This is a post I’ve been itching to write. Over the course of about 15 years, I’ve spent a lot of time thinking about how to make sense of visiting Colonial Williamsburg. It’s a museum like Central Park is a town green. I’ve made my share of mistakes, and I’ve seen a lot more. Since I love this place, and I want all our guests to share that appreciation, I’d like to offer my observations about what sometimes goes wrong, and how to make it right.
Here are my top ten mistakes visitors to our little town make, in descending order:
#10 They under-plan
A little planning goes a long way in a city a mile long and a half-mile wide. A small investment of time to decide what you most want to see can pay huge dividends. Explore the website. Download our free app for digital planning.
Then download and print a map, and mark your can’t-miss sites. Note that it is color-coded into different zones, which is simply intended to make it easier to break your visit into manageable chunks. You don’t want to spend all your time backtracking. Be aware that some sites are closed on certain days; others are only open for half the day. (The Printer, for example, is open daily 9-1.)
Check the events calendar for day or evening programs. Make any necessary reservations, including dinner at a tavern, in advance. And check the schedule to make sure your destination is open: some shops are open for only half the day, and others are closed on certain days.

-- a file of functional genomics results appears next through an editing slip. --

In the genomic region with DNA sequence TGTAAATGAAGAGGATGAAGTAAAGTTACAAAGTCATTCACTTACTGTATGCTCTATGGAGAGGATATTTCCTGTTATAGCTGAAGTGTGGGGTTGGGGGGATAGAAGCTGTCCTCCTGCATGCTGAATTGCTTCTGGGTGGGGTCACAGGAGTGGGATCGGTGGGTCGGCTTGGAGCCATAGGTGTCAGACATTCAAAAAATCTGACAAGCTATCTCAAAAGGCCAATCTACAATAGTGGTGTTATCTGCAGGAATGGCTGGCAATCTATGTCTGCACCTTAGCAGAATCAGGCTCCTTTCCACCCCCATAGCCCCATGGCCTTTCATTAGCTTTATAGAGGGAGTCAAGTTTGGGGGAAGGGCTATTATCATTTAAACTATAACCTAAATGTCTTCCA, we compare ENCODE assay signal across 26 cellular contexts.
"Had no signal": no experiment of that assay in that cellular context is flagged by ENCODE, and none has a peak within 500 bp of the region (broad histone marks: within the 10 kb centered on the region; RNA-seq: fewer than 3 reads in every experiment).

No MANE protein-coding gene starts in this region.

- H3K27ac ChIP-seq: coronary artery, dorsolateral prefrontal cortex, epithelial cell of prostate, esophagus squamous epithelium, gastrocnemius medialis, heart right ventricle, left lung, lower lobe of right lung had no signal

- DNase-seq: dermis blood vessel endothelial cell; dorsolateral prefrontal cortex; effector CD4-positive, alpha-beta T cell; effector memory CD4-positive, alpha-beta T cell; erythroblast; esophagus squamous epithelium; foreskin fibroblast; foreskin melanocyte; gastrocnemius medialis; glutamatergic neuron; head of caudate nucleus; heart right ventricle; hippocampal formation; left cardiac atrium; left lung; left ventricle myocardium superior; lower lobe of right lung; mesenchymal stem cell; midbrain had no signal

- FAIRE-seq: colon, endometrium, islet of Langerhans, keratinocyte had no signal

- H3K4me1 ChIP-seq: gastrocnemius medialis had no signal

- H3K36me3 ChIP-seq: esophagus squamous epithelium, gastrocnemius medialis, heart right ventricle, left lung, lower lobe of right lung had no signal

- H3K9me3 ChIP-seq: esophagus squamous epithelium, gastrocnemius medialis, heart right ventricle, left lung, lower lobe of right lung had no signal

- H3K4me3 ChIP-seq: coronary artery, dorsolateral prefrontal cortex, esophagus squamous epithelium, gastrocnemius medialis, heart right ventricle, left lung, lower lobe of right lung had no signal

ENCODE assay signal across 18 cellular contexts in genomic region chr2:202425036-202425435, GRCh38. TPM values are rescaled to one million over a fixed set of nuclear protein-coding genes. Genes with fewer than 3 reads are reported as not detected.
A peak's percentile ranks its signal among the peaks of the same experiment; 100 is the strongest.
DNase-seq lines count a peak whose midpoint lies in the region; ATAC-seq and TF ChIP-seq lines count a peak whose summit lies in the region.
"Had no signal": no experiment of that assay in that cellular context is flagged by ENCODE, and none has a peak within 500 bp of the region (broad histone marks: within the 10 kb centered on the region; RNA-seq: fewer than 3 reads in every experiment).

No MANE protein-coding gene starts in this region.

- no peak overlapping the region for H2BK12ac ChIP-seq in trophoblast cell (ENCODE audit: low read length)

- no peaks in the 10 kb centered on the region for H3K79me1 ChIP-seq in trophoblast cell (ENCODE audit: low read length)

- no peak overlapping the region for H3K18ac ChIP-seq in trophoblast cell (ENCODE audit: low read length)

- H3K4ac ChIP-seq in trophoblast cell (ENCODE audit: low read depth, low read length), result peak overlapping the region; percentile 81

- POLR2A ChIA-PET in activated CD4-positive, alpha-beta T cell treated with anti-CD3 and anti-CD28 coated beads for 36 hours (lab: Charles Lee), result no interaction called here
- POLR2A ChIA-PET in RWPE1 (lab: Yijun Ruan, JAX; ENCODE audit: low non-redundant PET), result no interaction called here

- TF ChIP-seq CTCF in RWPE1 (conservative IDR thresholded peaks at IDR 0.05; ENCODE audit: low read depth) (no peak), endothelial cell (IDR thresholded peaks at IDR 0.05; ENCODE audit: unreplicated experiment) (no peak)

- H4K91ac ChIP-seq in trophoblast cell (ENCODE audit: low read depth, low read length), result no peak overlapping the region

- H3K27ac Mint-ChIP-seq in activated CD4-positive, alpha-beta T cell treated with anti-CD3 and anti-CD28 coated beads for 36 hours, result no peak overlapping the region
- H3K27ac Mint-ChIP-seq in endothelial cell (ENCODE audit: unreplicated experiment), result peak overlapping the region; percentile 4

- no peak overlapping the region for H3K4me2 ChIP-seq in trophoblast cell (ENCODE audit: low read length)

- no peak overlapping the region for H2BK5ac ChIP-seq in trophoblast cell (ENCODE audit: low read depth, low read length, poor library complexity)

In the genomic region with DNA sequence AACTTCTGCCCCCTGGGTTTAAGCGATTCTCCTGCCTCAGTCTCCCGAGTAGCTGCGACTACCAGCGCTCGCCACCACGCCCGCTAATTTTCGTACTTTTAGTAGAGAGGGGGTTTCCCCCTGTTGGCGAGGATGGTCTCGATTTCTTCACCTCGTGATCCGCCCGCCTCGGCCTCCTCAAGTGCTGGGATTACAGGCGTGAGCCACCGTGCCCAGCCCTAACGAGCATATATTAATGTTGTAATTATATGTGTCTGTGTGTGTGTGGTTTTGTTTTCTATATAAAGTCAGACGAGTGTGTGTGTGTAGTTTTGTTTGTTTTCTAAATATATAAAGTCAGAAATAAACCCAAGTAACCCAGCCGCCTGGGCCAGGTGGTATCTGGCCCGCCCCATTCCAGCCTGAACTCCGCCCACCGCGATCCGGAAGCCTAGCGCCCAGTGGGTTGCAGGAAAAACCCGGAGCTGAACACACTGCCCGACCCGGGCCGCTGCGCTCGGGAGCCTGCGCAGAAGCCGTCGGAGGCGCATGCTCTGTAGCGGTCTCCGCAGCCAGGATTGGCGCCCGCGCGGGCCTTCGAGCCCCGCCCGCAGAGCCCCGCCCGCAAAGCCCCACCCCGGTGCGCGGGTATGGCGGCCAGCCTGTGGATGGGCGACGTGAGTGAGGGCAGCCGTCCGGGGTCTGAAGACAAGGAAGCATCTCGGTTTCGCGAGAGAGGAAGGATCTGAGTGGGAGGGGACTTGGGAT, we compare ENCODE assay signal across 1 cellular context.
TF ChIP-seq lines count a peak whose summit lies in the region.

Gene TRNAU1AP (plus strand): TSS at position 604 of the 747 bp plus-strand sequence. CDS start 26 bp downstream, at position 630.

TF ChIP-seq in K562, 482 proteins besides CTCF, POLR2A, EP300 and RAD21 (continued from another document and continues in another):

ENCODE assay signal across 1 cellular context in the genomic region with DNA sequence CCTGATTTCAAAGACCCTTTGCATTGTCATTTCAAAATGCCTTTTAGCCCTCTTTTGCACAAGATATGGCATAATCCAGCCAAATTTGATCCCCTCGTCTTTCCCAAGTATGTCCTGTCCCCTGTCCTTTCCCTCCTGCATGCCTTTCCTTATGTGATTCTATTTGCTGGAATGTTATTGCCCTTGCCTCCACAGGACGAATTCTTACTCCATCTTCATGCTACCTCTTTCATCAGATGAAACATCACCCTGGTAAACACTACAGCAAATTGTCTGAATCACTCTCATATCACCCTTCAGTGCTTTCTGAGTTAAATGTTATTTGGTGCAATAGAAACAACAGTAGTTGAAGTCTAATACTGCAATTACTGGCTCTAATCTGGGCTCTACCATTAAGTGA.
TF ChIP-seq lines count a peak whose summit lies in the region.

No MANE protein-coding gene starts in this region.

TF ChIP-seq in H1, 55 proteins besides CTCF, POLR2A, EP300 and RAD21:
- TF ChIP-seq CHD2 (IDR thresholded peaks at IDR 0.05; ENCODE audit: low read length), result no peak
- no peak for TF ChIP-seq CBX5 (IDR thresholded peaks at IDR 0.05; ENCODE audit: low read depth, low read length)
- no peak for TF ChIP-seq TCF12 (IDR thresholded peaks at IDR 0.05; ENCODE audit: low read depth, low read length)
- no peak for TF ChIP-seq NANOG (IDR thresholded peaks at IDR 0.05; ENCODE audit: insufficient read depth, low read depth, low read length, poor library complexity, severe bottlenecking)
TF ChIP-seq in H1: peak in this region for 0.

#9 They over-plan
You want to be organized, but beware of over-scheduling your time. If you end up hurrying through town trying to keep to a schedule, you’ll miss the serendipitous moments that make this place magical. You might find yourself playing a game in front of a shop, listening to musicians at the Market House, or debating politics with the local printer. Make time for that, and don’t worry if you “miss” something on your itinerary. There are so many things you just can’t plan for, so slow down, take it all in, and enjoy whatever chance encounters come your way.
#8 They get off at the first bus stop
I made this mistake when I first visited. I just hopped off at the first stop, near the Governor’s Palace, figuring we’d just casually explore. With a two-year old. Oops. Our first steps into the city proved to be too tentative, too cautious, and it took too long to get our bearings.
If the Governor’s Palace is the first site you want to visit, then by all means get off at the first bus stop. But if you want to immerse yourself in the city, you should take the new express shuttle to Market Square. (It’s also the fourth stop on the shuttle that makes all the stops.)
But my main point is that there is no one “entrance” to the Historic Area. You get to choose where to begin.
#7 They’re unprepared for the weather
Sure, this seems obvious. But remember you’ll be doing a lot of walking, which means you’ll be out in the elements. So that means wear comfortable shoes and drink plenty of water. The app (and the map) will help you find the nearest restrooms and water fountains.
Williamsburg has more than its share of beautiful weather, but it can be scorching hot in the summer, and the rain can fall by the bucket. So check the forecast and bring sunscreen, an umbrella, and whatever else you might need. You can always pick up a straw hat or cocked hat in one of the shops. Apply sunscreen and stay hydrated on a hot day. And leave the heels in the car.
#6 They walk around with their nose in a phone
Oh, the kids these days.
You’re going to want to have your phone for pictures and wayfinding, of course. Colonial Williamsburg also has a wireless network that just requires you to register with a hotel room number or email address.